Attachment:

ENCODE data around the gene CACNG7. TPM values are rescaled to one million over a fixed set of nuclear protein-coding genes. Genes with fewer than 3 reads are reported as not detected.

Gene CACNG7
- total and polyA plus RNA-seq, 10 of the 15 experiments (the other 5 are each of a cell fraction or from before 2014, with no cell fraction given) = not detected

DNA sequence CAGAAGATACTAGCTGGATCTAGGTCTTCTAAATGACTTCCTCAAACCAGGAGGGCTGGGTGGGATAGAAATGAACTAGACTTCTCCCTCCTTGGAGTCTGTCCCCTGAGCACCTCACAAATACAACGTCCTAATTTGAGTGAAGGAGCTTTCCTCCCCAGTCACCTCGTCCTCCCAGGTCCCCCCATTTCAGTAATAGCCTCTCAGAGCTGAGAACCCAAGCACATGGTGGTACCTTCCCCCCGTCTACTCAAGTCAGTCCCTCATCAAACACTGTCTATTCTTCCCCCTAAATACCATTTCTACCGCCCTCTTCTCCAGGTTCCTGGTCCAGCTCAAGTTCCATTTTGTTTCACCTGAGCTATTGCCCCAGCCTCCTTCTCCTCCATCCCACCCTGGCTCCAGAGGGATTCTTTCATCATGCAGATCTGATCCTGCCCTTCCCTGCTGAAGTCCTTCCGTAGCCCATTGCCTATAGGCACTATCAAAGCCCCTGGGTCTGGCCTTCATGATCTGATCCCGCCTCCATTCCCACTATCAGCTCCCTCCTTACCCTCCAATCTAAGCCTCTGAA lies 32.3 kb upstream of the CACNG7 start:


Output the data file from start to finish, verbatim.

ENCODE data around the gene CACNG7. TPM values are rescaled to one million over a fixed set of nuclear protein-coding genes. Genes with fewer than 3 reads are reported as not detected.

Gene CACNG7
- total and polyA plus RNA-seq, 10 of the 15 experiments (the other 5 are each of a cell fraction or from before 2014, with no cell fraction given) = not detected

DNA sequence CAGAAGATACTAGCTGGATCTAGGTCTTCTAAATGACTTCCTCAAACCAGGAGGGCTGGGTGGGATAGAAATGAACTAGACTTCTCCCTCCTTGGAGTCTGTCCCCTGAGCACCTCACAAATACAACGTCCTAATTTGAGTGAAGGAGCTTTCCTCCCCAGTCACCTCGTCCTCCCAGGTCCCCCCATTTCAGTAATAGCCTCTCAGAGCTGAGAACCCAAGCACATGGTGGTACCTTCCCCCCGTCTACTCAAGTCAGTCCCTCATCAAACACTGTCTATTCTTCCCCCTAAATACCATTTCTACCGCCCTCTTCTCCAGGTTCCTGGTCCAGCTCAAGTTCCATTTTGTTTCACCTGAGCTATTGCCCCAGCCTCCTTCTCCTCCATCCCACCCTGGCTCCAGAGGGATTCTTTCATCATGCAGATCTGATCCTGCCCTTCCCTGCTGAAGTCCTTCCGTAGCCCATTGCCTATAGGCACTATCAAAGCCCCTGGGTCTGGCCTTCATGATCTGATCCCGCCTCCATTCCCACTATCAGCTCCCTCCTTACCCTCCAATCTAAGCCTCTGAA lies 32.3 kb upstream of the CACNG7 start: